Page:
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A Dictionary of Greek and Roman biography and mythology (ed. William Smith) 14 14 Browse Search
Polybius, Histories 8 8 Browse Search
Samuel Ball Platner, Thomas Ashby, A Topographical Dictionary of Ancient Rome 2 2 Browse Search
Appian, The Foreign Wars (ed. Horace White) 1 1 Browse Search
Appian, The Foreign Wars (ed. Horace White) 1 1 Browse Search
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Browsing named entities in A Dictionary of Greek and Roman biography and mythology (ed. William Smith). You can also browse the collection for 147 BC or search for 147 BC in all documents.

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Ammo'nius a favourite of ALEXANDER Balas, king of Syria, to whom Alexander entrusted the entire management of public affairs. Ammonius was avaricious and cruel; he put to death numerous friends of the king, the queen Laodice, and Antigonus, the son of Demetrius. Being detected in plotting against the life of Ptolemy Philometor, about B. C. 147, the latter required Alexander to surrender Ammonius to him; but though Alexander refused to do this, Ammonius was put to death by the inhabitants of Antioch, whom Ptolemy had induced to espouse his cause. (Liv. Epit. 50; J. AJ 13.4.5; Diod. Exc. 29, p. 628, ed. Wess.)
entrusted to Manilius, and that of the fleet to Censorinus. In the negotiations between the consuls and Carthaginians which preceded actual hostilities, and of which Appian has given us a detailed account, Censorinus acted as spokesman because he was the better orator. After the Carthaginians had refused compliance with the commands of the Romans, who required them to abandon Carthage and build another town not less than ten miles from the sea, the consuls formally laid siege to the city; but Censorinus was compelled shortly afterwards to return to Rome in order to hold the comitia, leaving the conduct of the siege in the hands of his colleague. (Appian, App. Pun. 75-90, 97-99; Liv. Epit. 49; Flor. 2.15; Eutrop. 4.10; Oros. 4.22; Vell. 1.13; Zonar. ix. p. 463; Cic. Brut. 15, 27, ad Att. 12.5.) Censorinus was censor in B. C. 147, with L. Cornelius Lentulus Lupus. (V. Max. 6.9.10.) It was to this Censorinus that the philosopher Cleitomachus dedicated one of his works. (Cic. Ac. 2.32.)
Critola'us (*Krito/laos), an Achaean, who succeeded Diaeus, in B. C. 147, as strategus of the Achaeans, and was as bitter an enemy of the Romans as his predecessor. As soon as he entered upon his office, he began insulting the Roman ambassadors and breaking off all negotiations with them. After their departure for Italy, he had recourse to all the demagogic artifices that he could devise, in order to render the rupture between the Romans and Achaeans irremediable. During the ensuing winter he travelled from one town to another, inflaming the people by his furious speeches against the Romans. He tried especially to work upon the populace in the towns of Greece, and resorted to the most iniquitous means to obtain their favour. Thus he extorted a promise from the magistrates of several towns to take care that no debtor should be compelled to pay his debts before the war with Rome should be brought to a close. By these and similar means he won the enthusiastic admiration of the multitude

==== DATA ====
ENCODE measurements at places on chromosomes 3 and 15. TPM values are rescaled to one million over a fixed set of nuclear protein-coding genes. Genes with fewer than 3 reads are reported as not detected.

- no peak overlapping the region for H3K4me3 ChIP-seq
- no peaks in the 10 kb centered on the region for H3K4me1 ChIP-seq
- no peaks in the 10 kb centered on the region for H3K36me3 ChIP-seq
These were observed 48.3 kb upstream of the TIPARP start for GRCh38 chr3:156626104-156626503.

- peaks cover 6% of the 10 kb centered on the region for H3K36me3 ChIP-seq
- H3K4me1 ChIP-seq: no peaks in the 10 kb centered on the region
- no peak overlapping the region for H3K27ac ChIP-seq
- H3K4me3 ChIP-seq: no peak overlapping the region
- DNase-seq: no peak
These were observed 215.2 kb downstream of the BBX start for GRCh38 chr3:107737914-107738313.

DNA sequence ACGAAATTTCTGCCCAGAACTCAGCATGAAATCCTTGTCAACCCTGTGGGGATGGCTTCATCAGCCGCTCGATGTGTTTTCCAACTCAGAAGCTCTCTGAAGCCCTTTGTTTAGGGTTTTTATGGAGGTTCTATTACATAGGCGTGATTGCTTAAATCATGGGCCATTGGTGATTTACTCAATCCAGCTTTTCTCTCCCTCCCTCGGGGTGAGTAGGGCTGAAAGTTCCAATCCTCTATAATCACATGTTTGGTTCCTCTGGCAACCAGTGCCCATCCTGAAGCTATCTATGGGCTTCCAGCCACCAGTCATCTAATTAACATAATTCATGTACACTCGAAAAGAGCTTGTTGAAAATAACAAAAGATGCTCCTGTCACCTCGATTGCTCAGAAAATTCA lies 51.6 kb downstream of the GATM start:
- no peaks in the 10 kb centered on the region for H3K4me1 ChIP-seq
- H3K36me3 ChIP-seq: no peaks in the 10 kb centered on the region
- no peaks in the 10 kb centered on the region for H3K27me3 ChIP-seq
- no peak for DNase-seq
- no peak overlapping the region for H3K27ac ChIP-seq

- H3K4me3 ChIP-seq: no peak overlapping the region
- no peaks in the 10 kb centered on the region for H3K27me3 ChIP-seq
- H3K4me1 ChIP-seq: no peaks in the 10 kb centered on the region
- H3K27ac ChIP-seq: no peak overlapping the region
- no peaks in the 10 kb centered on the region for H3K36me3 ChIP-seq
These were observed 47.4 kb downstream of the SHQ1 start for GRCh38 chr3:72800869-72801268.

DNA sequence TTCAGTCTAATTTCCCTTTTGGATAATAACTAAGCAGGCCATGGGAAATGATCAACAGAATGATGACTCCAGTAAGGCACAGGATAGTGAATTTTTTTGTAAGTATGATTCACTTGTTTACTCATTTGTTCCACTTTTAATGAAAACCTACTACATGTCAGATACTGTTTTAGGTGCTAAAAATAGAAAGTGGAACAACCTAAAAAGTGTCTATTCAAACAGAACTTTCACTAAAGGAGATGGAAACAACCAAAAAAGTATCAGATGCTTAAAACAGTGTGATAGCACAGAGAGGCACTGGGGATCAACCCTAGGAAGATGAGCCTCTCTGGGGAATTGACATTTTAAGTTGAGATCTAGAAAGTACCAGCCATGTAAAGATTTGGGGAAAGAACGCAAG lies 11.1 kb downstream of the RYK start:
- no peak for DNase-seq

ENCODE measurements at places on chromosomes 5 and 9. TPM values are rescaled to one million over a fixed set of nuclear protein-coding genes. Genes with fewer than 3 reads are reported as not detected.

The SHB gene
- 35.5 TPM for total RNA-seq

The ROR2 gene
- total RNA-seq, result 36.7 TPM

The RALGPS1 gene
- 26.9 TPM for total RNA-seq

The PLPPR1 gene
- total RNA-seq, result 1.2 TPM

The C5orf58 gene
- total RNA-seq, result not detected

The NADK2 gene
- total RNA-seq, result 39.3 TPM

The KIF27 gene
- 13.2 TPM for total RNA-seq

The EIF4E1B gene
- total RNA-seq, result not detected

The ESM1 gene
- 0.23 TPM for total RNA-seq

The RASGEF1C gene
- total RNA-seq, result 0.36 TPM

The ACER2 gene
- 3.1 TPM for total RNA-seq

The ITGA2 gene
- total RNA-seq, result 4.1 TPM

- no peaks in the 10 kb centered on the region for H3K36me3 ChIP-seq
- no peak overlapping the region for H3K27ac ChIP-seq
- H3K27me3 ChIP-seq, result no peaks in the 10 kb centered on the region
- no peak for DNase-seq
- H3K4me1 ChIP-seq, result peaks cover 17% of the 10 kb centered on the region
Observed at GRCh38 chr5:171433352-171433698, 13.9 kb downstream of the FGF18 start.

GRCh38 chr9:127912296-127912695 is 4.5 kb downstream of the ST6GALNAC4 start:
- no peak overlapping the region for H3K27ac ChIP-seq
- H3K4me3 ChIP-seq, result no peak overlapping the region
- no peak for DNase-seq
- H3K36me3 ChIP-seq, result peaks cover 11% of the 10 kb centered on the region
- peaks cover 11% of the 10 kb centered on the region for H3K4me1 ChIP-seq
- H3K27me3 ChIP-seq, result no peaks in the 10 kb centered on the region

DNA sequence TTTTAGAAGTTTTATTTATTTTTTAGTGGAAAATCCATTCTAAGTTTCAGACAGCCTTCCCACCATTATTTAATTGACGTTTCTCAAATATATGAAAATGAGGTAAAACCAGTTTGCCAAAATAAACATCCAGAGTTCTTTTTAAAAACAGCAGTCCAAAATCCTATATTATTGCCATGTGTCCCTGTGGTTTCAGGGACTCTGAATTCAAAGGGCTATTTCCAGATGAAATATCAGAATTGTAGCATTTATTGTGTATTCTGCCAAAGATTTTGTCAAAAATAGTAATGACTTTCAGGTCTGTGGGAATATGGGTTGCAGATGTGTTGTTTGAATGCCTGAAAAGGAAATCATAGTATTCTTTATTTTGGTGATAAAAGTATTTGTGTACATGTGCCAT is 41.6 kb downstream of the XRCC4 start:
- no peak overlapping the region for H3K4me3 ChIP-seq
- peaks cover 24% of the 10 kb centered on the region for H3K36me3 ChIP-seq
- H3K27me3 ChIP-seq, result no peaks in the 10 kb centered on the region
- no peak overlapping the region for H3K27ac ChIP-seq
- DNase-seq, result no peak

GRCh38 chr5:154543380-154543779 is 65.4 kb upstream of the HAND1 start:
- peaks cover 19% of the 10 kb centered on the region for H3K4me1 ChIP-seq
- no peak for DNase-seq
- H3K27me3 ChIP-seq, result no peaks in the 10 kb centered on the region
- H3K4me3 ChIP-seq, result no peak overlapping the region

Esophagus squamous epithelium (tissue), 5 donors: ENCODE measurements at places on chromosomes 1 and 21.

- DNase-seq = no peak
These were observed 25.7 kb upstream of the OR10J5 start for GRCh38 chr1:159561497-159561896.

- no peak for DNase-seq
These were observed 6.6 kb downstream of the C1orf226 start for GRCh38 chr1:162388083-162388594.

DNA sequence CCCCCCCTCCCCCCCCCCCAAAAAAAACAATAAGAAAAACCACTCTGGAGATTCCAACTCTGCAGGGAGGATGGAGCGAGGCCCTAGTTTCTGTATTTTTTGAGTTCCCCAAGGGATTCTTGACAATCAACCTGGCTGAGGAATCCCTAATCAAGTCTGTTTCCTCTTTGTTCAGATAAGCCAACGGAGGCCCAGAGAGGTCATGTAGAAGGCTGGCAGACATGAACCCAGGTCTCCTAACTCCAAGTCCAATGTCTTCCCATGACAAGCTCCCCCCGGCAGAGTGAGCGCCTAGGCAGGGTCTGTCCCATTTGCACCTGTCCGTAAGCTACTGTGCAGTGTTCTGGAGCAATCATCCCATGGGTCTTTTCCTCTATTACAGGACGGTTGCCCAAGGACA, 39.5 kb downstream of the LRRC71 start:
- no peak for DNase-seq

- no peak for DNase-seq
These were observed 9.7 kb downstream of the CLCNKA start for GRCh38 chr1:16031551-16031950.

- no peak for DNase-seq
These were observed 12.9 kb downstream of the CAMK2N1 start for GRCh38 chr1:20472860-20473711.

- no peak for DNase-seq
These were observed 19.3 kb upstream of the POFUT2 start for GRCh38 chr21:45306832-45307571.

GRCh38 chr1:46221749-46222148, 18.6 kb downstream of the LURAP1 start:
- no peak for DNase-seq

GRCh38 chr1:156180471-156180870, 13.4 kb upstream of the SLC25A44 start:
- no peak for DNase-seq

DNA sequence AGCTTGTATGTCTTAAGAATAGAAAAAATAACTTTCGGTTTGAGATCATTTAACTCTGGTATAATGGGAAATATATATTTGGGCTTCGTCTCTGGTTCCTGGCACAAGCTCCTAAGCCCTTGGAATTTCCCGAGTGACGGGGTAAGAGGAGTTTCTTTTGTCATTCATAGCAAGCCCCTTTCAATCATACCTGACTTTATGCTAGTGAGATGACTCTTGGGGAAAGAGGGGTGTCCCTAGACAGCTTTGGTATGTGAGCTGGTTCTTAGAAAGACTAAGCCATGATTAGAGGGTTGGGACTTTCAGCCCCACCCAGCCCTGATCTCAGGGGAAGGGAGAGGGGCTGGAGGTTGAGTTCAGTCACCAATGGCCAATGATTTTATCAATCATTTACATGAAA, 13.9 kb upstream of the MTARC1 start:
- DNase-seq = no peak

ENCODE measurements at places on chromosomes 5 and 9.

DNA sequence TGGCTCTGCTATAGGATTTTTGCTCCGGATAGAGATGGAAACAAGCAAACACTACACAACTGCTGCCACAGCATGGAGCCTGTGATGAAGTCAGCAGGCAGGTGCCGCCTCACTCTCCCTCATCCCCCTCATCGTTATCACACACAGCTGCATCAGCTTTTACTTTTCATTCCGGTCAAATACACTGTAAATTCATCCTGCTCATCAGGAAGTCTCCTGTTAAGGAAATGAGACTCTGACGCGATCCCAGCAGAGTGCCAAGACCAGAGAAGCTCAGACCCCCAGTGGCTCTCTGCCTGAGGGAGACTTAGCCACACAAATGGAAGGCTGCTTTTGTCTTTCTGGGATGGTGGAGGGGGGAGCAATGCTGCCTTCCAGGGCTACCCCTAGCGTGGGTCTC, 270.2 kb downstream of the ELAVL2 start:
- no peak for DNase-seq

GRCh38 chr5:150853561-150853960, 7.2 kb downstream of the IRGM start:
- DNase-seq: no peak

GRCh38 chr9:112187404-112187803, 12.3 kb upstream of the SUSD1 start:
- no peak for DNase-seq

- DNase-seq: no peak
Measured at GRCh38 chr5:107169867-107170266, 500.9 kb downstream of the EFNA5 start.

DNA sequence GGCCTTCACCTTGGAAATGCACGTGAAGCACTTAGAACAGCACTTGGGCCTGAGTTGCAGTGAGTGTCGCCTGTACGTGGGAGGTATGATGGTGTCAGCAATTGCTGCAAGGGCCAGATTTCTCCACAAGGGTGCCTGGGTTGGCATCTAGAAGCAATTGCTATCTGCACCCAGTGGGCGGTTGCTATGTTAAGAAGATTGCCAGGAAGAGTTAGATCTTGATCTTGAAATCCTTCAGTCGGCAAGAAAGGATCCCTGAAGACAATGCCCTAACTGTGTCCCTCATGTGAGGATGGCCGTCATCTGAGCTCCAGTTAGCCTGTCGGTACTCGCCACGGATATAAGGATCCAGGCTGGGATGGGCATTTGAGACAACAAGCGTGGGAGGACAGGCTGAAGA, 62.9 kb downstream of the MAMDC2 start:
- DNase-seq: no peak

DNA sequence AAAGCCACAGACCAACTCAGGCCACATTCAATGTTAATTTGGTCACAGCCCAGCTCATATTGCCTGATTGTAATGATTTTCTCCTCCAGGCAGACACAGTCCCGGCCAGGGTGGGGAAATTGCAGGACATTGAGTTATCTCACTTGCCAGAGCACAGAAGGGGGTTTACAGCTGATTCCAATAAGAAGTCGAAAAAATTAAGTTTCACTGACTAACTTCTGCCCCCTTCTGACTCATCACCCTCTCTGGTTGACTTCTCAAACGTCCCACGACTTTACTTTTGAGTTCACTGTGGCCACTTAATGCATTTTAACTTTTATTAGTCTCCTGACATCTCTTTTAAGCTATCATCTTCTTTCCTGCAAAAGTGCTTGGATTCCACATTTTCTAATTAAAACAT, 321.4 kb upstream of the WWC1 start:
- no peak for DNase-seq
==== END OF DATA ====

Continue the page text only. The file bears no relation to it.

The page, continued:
orted by Menalcides, who assured the Spartans, on his return, that the Romans had declared in favour of their independence, while an equally positive assurance to the opposite effect was given by Diaeus to the Achaeans,--the truth being that the senate had passed no final decision at all, but had promised to send commissioners to settle the dispute. War was renewed between the parties, B. C. 148, in spite of the prohibition of the Romans, to which, however, Diaeus, who was again general in B. C. 147, paid more obedience, though he endeavoured to bring over the towns round Sparta by negotiation. When the decree of the Romans arrived, which severed Sparta and several other states from the Achaean league, Diaeus took a leading part in keeping up the indignation of the Achaeans, and in urging them to the acts of violence which caused war with Rome. In the autumn of 147 he was succeeded by Critolaüs, but the death of the latter before the expiration of his year of office once more placed D